An analysis of data from previously published studies indicates that intensive-dose statin therapy is associated with an increased risk of new-onset diabetes compared with moderate-dose therapy, according to a study in the June 22/29 issue of JAMA.
Compared with placebo, statin therapy significantly reduces cardiovascular events among individuals with and without a history of diabetes mellitus. Recently, findings of several trials comparing intensive- to moderate-dose statin therapy suggested an excess risk of new diabetes among those treated with intensive statin regimens, according to background information in the article. According to the authors, "Given the cardiovascular benefits of statins and the likely increasing use of intensive statin regimens, it is important to quantify any potential long-term risks to enable physicians and patients to make informed choices."
David Preiss, M.R.C.P., of the University of Glasgow, United Kingdom, and colleagues examined the associations of intensive-dose statin therapy vs. moderate-dose therapy with the development of diabetes and the occurrence of major cardiovascular events by conducting a meta-analysis of published and unpublished data from relevant clinical trials. The researchers identified 5 statin trials that met criteria for inclusion in the analysis.
The 5 randomized clinical trials provided data on 32,752 nondiabetic participants over a weighted average follow-up of 4.9 years. During follow-up, 2,749 participants (8.4 percent) developed diabetes (1,449 of whom were assigned intensive-dose therapy, 1,300 assigned moderate-dose therapy), and 6,684 (20.4 percent) experienced a major cardiovascular event (3,134 assigned intensive-dose therapy, 3,550 assigned moderate-dose therapy). There were 149 more cases of incident diabetes in participants assigned to intensive statin treatment than in those receiving moderate therapy and 416 fewer patients with cardiovascular events who received intensive-dose therapy.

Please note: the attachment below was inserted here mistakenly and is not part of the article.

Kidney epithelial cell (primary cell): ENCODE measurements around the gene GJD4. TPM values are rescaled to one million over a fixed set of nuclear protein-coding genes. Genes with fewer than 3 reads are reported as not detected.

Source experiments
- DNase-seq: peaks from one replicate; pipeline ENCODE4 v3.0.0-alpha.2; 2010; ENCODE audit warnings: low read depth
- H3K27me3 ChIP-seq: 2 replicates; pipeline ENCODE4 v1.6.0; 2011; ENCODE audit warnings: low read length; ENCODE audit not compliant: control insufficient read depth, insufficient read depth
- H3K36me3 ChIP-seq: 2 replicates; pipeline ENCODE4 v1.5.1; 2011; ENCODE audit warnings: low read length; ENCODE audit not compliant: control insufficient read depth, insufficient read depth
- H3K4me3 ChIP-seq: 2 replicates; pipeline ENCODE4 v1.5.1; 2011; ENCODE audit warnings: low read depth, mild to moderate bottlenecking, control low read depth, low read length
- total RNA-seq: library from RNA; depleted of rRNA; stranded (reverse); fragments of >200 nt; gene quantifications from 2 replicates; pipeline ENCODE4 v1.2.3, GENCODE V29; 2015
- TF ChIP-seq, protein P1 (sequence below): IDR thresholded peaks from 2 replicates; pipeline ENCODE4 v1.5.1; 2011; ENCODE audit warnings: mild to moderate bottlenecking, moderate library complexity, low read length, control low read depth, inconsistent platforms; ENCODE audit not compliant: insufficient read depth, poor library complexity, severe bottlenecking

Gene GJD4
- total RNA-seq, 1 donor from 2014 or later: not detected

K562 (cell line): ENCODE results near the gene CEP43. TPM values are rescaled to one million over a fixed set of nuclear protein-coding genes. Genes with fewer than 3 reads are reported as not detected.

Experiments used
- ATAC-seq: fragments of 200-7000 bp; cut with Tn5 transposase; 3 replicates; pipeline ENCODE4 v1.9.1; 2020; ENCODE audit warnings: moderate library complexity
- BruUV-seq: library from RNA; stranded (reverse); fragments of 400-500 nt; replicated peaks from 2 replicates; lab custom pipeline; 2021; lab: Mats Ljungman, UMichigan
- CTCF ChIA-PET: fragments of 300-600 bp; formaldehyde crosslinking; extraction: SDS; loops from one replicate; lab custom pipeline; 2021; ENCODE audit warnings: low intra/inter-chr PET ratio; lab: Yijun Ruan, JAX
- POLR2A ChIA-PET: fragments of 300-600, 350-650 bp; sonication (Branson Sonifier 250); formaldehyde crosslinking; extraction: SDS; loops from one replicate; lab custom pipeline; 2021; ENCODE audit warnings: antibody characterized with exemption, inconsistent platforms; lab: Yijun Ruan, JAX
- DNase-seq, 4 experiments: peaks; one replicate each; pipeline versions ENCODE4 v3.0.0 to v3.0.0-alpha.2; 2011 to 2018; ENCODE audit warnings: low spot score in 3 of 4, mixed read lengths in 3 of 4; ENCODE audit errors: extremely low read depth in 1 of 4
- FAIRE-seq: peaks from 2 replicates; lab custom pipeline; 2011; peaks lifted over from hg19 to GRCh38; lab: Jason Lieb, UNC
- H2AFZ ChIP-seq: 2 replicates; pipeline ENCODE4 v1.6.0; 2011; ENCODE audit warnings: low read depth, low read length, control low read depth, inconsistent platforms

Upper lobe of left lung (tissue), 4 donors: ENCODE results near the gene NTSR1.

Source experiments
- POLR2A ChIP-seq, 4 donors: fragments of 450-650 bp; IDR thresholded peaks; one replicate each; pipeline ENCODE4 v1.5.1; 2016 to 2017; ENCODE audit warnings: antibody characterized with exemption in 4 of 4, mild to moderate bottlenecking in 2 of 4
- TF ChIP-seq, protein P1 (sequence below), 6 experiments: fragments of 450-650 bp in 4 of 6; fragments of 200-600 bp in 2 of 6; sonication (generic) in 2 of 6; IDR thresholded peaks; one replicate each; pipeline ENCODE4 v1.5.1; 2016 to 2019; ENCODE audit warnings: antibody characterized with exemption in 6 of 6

An analysis of the data indicated that use of intensive-dose statin therapy compared with moderate-dose statin therapy was associated with a higher incidence of new-onset diabetes. However, intensive statin therapy was associated with fewer major cardiovascular events. As compared with moderate-dose statin therapy, the number needed to harm per year for intensive-dose statin therapy was 498 for new-onset diabetes while the number needed to treat per year for intensive-dose statin therapy was 155 for cardiovascular events.
"Our findings suggest that clinicians should be vigilant for the development of diabetes in patients receiving intensive statin therapy," the authors write. "In conclusion, this meta-analysis extends earlier findings of an increased incidence of diabetes with statin therapy by providing evidence of a dose-dependent association."